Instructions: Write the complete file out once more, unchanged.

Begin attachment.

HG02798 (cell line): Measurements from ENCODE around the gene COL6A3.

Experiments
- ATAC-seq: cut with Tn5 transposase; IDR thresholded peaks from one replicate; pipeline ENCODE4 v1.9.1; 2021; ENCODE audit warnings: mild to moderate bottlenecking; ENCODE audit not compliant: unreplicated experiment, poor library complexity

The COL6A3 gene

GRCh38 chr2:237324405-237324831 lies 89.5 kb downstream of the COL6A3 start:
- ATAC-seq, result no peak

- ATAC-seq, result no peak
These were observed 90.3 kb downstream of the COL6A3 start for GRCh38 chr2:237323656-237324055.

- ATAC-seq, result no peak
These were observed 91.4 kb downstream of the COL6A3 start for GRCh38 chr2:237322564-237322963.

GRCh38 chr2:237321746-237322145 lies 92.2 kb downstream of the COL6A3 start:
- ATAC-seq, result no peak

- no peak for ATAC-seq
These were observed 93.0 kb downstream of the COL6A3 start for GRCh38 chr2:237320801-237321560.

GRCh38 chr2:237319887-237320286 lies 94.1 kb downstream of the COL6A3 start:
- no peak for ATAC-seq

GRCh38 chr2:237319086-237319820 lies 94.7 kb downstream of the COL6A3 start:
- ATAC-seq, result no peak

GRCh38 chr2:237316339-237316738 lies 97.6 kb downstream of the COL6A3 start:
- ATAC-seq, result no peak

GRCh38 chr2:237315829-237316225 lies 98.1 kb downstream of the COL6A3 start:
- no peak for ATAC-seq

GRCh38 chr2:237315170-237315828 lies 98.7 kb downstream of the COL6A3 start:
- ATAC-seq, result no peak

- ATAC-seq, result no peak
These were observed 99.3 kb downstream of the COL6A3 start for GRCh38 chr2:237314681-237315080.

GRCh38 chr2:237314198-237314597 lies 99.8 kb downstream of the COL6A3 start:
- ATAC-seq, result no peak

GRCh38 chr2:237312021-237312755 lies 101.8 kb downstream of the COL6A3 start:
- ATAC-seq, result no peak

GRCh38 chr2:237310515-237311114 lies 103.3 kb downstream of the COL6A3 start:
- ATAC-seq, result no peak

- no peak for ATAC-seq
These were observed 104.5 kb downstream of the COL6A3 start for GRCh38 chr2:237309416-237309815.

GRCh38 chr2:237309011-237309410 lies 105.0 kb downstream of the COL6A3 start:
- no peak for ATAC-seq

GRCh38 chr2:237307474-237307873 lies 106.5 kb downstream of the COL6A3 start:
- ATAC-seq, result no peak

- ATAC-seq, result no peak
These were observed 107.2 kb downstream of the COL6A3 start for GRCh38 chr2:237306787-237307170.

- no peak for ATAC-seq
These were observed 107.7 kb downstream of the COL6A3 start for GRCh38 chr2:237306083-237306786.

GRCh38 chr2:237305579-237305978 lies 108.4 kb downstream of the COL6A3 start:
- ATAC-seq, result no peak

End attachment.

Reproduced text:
HG02798 (cell line): Measurements from ENCODE around the gene COL6A3.

Experiments
- ATAC-seq: cut with Tn5 transposase; IDR thresholded peaks from one replicate; pipeline ENCODE4 v1.9.1; 2021; ENCODE audit warnings: mild to moderate bottlenecking; ENCODE audit not compliant: unreplicated experiment, poor library complexity

The COL6A3 gene

GRCh38 chr2:237324405-237324831 lies 89.5 kb downstream of the COL6A3 start:
- ATAC-seq, result no peak

- ATAC-seq, result no peak
These were observed 90.3 kb downstream of the COL6A3 start for GRCh38 chr2:237323656-237324055.

- ATAC-seq, result no peak
These were observed 91.4 kb downstream of the COL6A3 start for GRCh38 chr2:237322564-237322963.

GRCh38 chr2:237321746-237322145 lies 92.2 kb downstream of the COL6A3 start:
- ATAC-seq, result no peak

- no peak for ATAC-seq
These were observed 93.0 kb downstream of the COL6A3 start for GRCh38 chr2:237320801-237321560.

GRCh38 chr2:237319887-237320286 lies 94.1 kb downstream of the COL6A3 start:
- no peak for ATAC-seq

GRCh38 chr2:237319086-237319820 lies 94.7 kb downstream of the COL6A3 start:
- ATAC-seq, result no peak

GRCh38 chr2:237316339-237316738 lies 97.6 kb downstream of the COL6A3 start:
- ATAC-seq, result no peak

GRCh38 chr2:237315829-237316225 lies 98.1 kb downstream of the COL6A3 start:
- no peak for ATAC-seq

GRCh38 chr2:237315170-237315828 lies 98.7 kb downstream of the COL6A3 start:
- ATAC-seq, result no peak

- ATAC-seq, result no peak
These were observed 99.3 kb downstream of the COL6A3 start for GRCh38 chr2:237314681-237315080.

GRCh38 chr2:237314198-237314597 lies 99.8 kb downstream of the COL6A3 start:
- ATAC-seq, result no peak

GRCh38 chr2:237312021-237312755 lies 101.8 kb downstream of the COL6A3 start:
- ATAC-seq, result no peak

GRCh38 chr2:237310515-237311114 lies 103.3 kb downstream of the COL6A3 start:
- ATAC-seq, result no peak

- no peak for ATAC-seq
These were observed 104.5 kb downstream of the COL6A3 start for GRCh38 chr2:237309416-237309815.

GRCh38 chr2:237309011-237309410 lies 105.0 kb downstream of the COL6A3 start:
- no peak for ATAC-seq

GRCh38 chr2:237307474-237307873 lies 106.5 kb downstream of the COL6A3 start:
- ATAC-seq, result no peak

- ATAC-seq, result no peak
These were observed 107.2 kb downstream of the COL6A3 start for GRCh38 chr2:237306787-237307170.

- no peak for ATAC-seq
These were observed 107.7 kb downstream of the COL6A3 start for GRCh38 chr2:237306083-237306786.

GRCh38 chr2:237305579-237305978 lies 108.4 kb downstream of the COL6A3 start:
- ATAC-seq, result no peak